You may spend your day leading a classroom of thirty children, running down the halls of a hospital caring for multiple patients or crunching numbers to work through the next stock market day. Whatever keeps you busy, never let the chaos of the day keep you from one of life’s most important keys to health: hydration.
Most people have heard several iterations of how we, as humans, need water to survive – a whopping eight glasses of water per day at that. But, did you know you can drink too much water just as easily as not drinking enough? Either of these extremes can put your life in danger according to the Mayo Clinic. The truth lies in between, so let’s look at some of the myths and facts around staying hydrated.
Myth: You can only be hydrated by water.
First, let’s clear up a major misconception. All liquids aren’t created equal in terms of hydration. But, liquid is liquid. Whether it’s milk, tea, soda, melon, berries or ice cream; all of these items contain the water we need to survive and replace what we lose in daily living.
Myth: There’s no such thing as too much or too little fluid intake.
Let’s now discuss how much water is enough. We can look at statistics and averages, but the absolute truth is that it depends. Each of us have different lifestyles, locations, body types, ages and many other factors that determine how much fluid we need. Diseases of the kidney, liver and heart aside, a great measure of your hydration is your urine. Urine that runs almost clear could mean you’re overhydrated and could be causing health problems, where dark amber to brown can mean you’re very dehydrated and need to consume more fluids, possibly with electrolytes. You should aim for a very light to pale yellow, with a watery lemonade being optimal. Some foods such as beets, fava beans and aloe can discolor your urine, so always be mindful and as always, consult your physician.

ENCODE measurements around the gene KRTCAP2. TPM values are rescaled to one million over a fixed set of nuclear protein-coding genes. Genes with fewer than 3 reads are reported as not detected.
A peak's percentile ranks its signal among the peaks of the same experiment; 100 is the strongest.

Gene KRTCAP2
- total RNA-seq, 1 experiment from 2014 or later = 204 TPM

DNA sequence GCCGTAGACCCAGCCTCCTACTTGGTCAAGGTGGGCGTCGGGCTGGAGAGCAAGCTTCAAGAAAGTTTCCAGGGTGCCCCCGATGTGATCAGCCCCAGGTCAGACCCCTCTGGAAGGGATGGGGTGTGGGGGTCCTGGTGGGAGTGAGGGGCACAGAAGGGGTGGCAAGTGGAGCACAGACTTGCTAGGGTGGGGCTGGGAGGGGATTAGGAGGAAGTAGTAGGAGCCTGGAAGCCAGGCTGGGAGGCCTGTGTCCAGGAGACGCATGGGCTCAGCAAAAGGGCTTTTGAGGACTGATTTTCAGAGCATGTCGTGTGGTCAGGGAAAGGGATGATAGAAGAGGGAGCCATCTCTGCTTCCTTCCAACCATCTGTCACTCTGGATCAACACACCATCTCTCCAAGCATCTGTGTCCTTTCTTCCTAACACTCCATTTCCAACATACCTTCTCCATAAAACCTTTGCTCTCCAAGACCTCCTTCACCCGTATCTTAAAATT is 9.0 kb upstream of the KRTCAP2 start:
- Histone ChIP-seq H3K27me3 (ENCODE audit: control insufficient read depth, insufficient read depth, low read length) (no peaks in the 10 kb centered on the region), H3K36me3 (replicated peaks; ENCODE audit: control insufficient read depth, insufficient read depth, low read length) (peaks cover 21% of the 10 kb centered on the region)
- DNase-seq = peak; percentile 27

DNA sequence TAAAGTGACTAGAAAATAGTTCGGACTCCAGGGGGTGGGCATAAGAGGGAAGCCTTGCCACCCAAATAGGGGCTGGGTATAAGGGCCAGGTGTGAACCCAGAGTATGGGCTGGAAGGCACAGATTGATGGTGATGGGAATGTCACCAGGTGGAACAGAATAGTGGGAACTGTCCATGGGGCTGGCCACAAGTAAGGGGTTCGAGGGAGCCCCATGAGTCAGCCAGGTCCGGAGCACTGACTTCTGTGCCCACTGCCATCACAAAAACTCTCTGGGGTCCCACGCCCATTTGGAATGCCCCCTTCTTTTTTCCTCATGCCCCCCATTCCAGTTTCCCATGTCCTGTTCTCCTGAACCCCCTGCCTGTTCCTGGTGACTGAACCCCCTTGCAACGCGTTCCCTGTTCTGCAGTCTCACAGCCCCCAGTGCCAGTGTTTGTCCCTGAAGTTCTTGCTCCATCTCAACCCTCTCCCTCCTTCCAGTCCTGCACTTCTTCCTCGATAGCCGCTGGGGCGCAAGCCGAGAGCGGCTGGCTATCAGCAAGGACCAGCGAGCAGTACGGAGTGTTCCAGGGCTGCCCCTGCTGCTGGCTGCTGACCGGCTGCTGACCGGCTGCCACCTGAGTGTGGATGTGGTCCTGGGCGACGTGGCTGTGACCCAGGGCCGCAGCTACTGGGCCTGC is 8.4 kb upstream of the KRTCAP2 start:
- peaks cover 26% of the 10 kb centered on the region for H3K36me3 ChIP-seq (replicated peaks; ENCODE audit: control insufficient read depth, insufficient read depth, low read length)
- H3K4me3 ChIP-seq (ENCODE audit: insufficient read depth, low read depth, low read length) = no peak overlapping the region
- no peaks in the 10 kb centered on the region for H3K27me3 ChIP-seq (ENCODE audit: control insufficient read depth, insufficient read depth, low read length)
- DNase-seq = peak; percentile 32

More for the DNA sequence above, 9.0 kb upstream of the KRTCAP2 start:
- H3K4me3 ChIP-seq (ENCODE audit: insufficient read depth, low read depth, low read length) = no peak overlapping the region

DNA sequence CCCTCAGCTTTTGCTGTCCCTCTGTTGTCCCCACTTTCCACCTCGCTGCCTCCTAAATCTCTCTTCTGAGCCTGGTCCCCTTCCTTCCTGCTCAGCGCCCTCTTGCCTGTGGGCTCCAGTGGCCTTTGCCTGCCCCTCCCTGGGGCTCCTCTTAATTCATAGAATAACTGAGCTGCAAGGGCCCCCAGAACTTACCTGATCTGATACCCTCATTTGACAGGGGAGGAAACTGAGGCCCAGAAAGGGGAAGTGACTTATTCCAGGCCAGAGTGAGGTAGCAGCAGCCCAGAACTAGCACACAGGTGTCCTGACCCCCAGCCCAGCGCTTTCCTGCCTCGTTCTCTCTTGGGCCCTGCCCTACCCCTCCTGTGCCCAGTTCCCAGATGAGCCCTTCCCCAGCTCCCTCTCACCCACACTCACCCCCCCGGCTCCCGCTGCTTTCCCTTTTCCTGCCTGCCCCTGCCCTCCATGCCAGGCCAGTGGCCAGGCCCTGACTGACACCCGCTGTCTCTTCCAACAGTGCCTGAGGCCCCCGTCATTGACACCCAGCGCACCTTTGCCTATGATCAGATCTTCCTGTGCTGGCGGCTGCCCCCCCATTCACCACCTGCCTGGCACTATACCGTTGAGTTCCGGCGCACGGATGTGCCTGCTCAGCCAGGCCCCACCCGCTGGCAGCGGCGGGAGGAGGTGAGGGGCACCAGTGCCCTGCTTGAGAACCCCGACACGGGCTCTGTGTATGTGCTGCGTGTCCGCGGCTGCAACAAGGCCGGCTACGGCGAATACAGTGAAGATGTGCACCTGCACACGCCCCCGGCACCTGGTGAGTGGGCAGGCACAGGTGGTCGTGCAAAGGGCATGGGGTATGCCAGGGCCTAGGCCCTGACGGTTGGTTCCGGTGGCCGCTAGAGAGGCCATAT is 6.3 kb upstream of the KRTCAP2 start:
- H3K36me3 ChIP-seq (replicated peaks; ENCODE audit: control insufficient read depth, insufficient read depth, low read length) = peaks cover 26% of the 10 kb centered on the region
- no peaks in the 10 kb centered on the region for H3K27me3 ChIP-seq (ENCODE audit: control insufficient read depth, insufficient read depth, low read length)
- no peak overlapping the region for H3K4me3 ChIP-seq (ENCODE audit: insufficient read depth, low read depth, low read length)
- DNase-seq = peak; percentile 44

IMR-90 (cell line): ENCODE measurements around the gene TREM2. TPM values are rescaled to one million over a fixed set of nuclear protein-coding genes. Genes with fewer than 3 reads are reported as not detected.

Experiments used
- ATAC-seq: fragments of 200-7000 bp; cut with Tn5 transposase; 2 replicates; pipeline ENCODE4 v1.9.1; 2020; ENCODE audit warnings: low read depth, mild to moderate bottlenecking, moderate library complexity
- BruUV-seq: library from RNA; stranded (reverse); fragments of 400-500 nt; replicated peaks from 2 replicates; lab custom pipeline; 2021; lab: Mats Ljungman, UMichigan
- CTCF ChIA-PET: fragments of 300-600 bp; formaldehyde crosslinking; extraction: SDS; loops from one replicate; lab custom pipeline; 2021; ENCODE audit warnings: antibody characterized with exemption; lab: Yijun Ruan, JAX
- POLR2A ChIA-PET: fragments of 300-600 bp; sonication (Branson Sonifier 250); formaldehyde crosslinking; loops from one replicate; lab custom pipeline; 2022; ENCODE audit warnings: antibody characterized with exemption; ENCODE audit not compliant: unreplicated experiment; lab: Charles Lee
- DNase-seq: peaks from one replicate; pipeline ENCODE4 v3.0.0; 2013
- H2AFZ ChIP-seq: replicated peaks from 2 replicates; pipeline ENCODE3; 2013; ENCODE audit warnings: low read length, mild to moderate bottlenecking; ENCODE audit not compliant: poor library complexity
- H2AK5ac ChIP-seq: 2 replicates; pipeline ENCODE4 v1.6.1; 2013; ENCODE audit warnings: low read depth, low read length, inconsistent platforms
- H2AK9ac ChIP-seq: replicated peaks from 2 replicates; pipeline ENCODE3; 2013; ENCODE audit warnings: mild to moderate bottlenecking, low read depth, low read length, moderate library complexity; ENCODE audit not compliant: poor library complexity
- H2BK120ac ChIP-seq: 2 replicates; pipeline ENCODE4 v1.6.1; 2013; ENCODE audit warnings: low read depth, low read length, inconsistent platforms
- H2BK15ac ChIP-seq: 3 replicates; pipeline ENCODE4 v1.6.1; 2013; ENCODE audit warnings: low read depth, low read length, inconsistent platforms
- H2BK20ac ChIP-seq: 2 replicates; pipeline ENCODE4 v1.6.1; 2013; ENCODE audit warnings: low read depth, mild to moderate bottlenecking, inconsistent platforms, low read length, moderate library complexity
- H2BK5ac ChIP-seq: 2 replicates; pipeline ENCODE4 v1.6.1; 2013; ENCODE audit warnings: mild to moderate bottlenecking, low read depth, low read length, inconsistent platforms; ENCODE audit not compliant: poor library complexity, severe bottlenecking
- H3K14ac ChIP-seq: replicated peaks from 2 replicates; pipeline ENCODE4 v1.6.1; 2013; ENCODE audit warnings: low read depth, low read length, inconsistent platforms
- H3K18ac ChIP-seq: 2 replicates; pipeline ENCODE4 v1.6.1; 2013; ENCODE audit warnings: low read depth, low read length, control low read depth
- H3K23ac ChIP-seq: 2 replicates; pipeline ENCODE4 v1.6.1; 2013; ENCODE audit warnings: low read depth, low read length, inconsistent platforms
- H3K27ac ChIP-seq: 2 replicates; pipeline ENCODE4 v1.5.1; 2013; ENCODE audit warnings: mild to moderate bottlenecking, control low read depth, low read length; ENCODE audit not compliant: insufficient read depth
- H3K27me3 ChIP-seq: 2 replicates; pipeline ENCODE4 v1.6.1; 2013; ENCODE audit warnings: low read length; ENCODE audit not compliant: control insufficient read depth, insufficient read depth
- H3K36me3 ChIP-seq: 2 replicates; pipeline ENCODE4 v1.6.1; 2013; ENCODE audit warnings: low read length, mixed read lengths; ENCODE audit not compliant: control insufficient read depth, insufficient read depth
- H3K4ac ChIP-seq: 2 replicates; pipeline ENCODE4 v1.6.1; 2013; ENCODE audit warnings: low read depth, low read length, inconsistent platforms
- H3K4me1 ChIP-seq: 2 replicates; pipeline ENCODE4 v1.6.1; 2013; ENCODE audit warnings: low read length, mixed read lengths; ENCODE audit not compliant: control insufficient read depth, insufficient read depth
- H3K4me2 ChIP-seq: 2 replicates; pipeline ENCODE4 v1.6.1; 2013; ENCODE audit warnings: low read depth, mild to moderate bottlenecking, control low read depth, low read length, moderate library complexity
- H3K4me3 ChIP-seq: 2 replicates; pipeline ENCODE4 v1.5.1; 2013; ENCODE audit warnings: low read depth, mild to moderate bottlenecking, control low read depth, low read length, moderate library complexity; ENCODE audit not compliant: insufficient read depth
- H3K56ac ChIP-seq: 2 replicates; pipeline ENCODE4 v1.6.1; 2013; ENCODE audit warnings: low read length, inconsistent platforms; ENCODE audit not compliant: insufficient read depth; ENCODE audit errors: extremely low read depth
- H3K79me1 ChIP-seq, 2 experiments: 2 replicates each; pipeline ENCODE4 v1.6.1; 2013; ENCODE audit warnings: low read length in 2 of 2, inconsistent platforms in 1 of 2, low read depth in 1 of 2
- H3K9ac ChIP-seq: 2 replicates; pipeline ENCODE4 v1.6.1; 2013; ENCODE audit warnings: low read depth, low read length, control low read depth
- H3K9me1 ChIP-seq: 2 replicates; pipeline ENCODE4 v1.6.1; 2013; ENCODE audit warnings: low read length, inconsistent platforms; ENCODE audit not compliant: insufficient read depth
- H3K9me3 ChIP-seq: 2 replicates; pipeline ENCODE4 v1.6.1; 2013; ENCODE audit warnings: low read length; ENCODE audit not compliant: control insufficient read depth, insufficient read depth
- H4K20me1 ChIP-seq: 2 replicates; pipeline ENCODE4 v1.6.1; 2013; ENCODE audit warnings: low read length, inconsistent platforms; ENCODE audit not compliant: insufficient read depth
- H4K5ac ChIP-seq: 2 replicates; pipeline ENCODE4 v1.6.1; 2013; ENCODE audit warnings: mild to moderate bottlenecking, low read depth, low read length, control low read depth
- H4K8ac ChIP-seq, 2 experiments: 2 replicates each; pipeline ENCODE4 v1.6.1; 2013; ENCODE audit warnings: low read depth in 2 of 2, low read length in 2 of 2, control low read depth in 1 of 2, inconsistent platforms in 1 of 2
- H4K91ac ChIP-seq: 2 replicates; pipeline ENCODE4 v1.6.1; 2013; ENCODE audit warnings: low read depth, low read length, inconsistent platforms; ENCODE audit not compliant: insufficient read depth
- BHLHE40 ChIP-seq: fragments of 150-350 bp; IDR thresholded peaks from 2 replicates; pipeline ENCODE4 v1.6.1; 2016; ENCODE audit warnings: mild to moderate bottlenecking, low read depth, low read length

Fact: Losing fluids mean they must be replaced.
No matter the season, we sweat and need additional fluids to replace those that are lost. Like calories and energy, taking in fluid equals fluid leaving the body, and they must stay balanced. Especially in high temperatures or even when we exercise, we lose such fluids through sweating, evaporation and other biomechanics. All of this needs to be replaced.
All in all, hydration is key to optimum health, but remember, you can be hydrated through a variety of means. Find what keeps your body hydrated, and you can lay the pressure of hydration myths aside.
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